Happy Thanksgiving from all of us at Historic Huguenot Street

Greeting card from the HHS Archives

Greeting card from the HHS Archives

On Thanksgiving, we celebrate all that we are thankful for. At Historic Huguenot Street, we are thankful for you! As we enter this holiday season we want to take the chance to thank you for all that you help accomplish on Huguenot Street – the work to preserve this history could not be done without you.

To continue this preservation work, click here.

In honor of Thanksgiving and the holiday season, here are a few recipes preserved in our archives. We hope they bring you as much joy as they did for those who used them originally. Happy cooking!

Sarah Finche's Fruit Cake
October 2, 1877

Ingredients:  “1 and ½ pounds of butter, 2 pounds of sugar, s pounds of flour, 10 eggs, 1 coffee cup of molasses, 8 pounds of raisins, 4 pounds of currants, 5 pounds of citron, 1 pint of brandy, 2 ounces of cinnamon, mace, cloves, nutmeg, and 1 teaspoon of saleratus.” (baking soda)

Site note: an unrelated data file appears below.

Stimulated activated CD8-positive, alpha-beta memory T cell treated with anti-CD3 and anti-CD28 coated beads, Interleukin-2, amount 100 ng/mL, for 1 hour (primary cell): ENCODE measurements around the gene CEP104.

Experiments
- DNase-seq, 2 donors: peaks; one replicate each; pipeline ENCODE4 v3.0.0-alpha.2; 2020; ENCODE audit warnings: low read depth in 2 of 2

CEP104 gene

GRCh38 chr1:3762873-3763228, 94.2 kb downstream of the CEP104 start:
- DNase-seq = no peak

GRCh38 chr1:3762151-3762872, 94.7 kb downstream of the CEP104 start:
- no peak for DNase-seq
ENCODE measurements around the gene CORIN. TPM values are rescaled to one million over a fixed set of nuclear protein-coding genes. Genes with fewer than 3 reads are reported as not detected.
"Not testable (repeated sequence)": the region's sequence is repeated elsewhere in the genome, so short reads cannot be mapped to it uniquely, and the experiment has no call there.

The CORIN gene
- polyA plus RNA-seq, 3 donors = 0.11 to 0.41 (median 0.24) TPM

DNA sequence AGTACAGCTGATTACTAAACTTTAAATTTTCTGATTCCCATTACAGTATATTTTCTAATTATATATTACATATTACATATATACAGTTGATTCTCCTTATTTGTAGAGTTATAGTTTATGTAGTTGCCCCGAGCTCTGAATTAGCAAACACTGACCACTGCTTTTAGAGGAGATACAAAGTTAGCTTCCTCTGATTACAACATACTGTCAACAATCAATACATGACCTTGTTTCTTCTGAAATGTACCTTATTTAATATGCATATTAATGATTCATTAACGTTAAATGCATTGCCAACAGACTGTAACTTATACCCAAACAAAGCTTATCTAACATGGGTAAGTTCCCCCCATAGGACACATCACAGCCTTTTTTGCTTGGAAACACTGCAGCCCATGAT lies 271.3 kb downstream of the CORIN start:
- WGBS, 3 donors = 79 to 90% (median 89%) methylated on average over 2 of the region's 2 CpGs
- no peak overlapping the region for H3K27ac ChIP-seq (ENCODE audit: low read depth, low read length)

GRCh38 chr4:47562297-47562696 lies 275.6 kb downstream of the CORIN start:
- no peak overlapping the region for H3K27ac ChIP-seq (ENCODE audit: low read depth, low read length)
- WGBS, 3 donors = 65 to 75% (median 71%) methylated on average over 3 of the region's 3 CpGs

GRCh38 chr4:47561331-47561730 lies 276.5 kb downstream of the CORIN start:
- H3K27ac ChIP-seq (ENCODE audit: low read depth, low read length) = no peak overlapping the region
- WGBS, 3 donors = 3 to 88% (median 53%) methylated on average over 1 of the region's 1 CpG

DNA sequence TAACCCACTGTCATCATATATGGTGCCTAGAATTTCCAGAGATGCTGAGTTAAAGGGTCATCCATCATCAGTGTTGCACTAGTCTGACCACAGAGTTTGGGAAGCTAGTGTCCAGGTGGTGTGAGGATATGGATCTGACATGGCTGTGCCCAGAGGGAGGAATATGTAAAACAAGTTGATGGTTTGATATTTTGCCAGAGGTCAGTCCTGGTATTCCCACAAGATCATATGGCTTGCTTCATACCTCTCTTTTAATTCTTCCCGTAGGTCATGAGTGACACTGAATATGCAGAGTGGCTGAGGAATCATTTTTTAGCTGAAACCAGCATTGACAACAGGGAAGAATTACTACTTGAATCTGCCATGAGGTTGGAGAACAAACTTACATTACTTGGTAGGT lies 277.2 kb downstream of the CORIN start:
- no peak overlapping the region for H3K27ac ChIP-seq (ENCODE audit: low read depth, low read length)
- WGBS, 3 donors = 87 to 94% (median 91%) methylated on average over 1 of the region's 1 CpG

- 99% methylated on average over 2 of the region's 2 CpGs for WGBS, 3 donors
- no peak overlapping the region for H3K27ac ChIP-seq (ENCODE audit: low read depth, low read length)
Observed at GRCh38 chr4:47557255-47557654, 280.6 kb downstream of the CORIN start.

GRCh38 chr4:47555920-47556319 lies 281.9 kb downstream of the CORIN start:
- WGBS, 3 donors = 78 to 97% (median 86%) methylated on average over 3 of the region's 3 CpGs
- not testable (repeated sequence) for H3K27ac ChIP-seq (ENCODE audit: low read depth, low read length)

Directions: “Mix butter, sugar, and eggs together, then stir in the molasses, then the spices rubbed through part of the weighed flour. Then the fruit well rubbed with the remainder of the flour. Net the brandy, and, last of all the saleratus.”

Oyster Pie
From the recipe book of
Hattie F. Sutton, 1877

“Line a deep plate with pie crust, fill it with dry pieces of bread, cover it over with a puff-paste, bake till a light brown. Have the oysters just stewed by the time the crust is done. Take off the upper crust, remove the pieces of bread, put in the oysters and season them with salt and pepper and butter.”

Vegetable Soup
From the recipe book of Henrietta J. Hasbrouck, 1869

Ingredients: “1/2 French turnip, 2 teacups of chopped cabbage, 2 small potatoes 8 onions; all the above to be chopped fine.”

Directions: “Boil your meat and bone until done, then take some of the meat out and add a half tea cup of trice, about one and a half house before serving & vegetables about one hour before. To make very nice, when done add two well beaten eggs.”

These recipes represent a unique moment in American history. Not only do they showcase the life within American households over a century ago, they are treasured family traditions passed on and preserved at Huguenot Street as gifts for the next generation.

Today, thanks to you, their existence gives everyone else a chance to enjoy a taste of history.